Guest host Jenny Kelly was very calmly handling the situation, as well she might, for she is usually the producer of the Ray D'arcy show, and the show regularly broadcasts very important and controversial debates such as these. But calm as she was, there was no doubt that this debate was getting heated - the emails and texts sent in by listeners were becoming more terse and aggressive by the minute.
Even without hearing this show, your NCOTAASD readers will readily understand how my enjoyment of this debate rose to all new levels, when none other than your good self was suddenly introduced to weigh in with your expert opinion. But I must say I was deeply surprised by the opinion you gave. Stating that you would call them Rice Krispie Cakes was bad enough, but to assert that you had never even heard of them being called Rice Krispie buns? It was almost too much to bear. And then, to my delight and relief, Jenny announced that the result of the poll was in, and that a resounding majority of the voters, well over 70%, agreed with me in calling them Rice Krispie Buns. Phew! I wasn't crazy after all.
Now, the British and the Irish are usually in full agreement on the subject of Tea, Biscuits and Cakes (or Buns, as the case may be). We're both in favour of them. Lots of Them. Lots and lots of them. But as you had never even heard of Rice Krispie Buns being called buns, and as they are buns to the majority of listeners to one of Ireland's most popular radio shows, I can only conclude that here is an issue which divides these two islands more than the Irish Sea divides us, and perhaps even more than the Jacob's Kimberley divides us.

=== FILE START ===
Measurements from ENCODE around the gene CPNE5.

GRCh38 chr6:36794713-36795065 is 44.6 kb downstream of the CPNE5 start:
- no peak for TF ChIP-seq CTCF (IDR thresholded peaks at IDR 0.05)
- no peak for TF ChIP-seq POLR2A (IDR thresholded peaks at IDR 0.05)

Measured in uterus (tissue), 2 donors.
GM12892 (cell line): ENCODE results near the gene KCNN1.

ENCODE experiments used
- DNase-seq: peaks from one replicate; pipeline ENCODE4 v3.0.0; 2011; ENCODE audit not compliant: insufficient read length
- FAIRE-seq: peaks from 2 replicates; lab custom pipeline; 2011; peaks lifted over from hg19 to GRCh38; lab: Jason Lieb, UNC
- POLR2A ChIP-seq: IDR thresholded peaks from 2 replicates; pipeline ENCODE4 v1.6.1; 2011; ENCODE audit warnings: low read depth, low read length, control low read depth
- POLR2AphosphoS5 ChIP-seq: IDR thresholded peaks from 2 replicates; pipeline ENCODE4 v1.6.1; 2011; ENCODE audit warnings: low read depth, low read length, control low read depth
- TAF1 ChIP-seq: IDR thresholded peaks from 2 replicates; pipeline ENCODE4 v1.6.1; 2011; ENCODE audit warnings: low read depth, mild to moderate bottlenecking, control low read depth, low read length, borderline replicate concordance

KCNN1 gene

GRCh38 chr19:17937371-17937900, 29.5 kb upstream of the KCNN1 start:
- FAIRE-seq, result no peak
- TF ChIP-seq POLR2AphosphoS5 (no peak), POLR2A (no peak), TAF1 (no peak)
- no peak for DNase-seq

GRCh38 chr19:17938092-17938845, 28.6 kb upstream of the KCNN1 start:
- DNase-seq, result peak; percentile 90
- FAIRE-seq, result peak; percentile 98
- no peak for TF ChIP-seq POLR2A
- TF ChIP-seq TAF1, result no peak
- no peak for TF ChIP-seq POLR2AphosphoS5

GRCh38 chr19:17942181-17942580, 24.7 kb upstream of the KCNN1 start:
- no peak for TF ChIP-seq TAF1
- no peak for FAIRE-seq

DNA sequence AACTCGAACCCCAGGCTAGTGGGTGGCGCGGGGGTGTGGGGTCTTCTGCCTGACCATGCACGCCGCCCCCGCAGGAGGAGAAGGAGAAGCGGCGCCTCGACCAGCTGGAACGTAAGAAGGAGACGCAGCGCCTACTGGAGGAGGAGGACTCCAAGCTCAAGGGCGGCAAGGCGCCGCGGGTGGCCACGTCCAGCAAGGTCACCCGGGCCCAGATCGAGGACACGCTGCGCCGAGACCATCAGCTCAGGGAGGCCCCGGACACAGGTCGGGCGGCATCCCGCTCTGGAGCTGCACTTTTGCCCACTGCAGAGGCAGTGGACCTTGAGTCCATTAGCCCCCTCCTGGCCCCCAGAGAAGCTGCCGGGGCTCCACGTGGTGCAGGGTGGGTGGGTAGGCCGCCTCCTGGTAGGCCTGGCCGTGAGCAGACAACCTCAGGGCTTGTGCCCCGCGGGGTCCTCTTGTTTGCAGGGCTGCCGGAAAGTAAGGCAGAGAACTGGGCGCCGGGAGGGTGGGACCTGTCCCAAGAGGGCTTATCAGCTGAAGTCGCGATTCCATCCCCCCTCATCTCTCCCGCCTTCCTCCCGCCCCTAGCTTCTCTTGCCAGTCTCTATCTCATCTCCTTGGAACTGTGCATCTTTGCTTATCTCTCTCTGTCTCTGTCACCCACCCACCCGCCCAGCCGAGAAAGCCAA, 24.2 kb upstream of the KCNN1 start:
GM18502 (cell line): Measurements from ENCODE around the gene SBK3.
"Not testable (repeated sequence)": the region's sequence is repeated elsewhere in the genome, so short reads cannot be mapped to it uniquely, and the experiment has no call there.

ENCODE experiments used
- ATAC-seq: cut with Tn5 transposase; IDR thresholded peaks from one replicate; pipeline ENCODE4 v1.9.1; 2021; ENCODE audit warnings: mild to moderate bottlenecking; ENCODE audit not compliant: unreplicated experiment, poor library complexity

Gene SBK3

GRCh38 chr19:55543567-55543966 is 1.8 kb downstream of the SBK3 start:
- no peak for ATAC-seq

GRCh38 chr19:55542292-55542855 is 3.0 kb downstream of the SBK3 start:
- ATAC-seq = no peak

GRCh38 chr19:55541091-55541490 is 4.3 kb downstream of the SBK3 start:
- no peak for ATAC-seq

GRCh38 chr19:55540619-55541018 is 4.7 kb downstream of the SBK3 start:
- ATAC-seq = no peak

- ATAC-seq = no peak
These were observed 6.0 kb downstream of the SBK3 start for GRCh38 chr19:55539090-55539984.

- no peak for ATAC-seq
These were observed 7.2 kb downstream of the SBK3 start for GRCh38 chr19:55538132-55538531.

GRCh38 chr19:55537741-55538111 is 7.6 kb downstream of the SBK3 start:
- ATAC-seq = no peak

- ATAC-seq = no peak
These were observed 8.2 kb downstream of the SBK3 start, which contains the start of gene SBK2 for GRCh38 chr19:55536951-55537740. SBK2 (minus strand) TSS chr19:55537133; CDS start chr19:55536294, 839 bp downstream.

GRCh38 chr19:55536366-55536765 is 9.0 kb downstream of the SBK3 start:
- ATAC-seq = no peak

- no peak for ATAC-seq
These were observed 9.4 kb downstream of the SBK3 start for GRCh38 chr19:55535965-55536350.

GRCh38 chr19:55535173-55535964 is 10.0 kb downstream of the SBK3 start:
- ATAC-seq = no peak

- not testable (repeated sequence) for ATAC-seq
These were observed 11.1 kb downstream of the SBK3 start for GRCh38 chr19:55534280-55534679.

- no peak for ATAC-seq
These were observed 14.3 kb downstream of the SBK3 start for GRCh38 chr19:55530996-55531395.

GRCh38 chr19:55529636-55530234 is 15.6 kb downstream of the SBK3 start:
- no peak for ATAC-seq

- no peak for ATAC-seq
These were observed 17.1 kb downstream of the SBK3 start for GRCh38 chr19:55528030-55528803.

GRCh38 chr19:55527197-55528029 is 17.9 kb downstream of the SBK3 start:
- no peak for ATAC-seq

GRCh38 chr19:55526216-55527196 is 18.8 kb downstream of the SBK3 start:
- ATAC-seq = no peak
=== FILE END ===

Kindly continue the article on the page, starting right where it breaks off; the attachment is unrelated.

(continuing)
In light of this, I wonder if we on the Emerald Isle deserve our to have our own icon on the NCOTAASD feedback section, as the French, Canadians and Aussies already do? After all we are the only nation to which you have ascribed a national gene allowing enjoyment of a particular biscuit (the aforementioned Kimberley). A little shamrock, perhaps, which would sit so nicely with the other icons, and make my heart swell with pride!
Mrs Sarah Mint-Viscount
|Nicey replies: Well yes I came to much the same conclusions in the news item I posted after the interview. Anyhow you're right the time has come for a proper Ireland icon. I'm normally fairly reticent about dishing out icons based purely on geopolitical boundries but as you all seem to have this weird rice krispie bun thing going on over there in addition to Kimberleys I think you've finally earned it (its a pity you had to mention the others as protocol dictates that they need to go up too (Also the Welsh will be after me again (...oh you left out the Kiwis))).|